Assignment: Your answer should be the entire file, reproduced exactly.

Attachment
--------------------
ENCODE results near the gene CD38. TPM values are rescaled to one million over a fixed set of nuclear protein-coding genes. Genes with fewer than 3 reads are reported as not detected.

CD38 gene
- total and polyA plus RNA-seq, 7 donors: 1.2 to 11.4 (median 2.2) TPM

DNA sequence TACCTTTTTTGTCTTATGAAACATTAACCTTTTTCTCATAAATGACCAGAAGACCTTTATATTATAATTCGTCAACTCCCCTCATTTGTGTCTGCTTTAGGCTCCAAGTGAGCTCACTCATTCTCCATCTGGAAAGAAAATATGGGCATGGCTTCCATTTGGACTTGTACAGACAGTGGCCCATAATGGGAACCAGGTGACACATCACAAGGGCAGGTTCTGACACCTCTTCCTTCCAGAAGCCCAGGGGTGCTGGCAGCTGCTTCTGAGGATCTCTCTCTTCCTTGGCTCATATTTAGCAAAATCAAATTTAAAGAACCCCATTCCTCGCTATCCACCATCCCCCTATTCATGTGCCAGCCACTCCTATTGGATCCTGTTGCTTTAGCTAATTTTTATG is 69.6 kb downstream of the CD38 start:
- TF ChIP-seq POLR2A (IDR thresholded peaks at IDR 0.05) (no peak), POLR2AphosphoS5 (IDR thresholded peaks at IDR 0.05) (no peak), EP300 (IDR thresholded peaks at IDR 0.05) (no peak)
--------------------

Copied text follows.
ENCODE results near the gene CD38. TPM values are rescaled to one million over a fixed set of nuclear protein-coding genes. Genes with fewer than 3 reads are reported as not detected.

CD38 gene
- total and polyA plus RNA-seq, 7 donors: 1.2 to 11.4 (median 2.2) TPM

DNA sequence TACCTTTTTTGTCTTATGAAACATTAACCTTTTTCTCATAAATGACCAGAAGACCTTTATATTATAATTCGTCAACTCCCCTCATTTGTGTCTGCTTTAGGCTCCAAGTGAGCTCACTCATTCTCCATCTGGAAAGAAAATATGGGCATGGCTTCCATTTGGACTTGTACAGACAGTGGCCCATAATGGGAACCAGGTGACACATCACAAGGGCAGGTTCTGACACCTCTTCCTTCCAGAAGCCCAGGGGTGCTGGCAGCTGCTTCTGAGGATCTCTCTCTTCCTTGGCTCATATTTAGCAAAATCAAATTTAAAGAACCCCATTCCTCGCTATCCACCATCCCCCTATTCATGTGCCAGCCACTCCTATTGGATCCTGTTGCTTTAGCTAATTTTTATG is 69.6 kb downstream of the CD38 start:
- TF ChIP-seq POLR2A (IDR thresholded peaks at IDR 0.05) (no peak), POLR2AphosphoS5 (IDR thresholded peaks at IDR 0.05) (no peak), EP300 (IDR thresholded peaks at IDR 0.05) (no peak)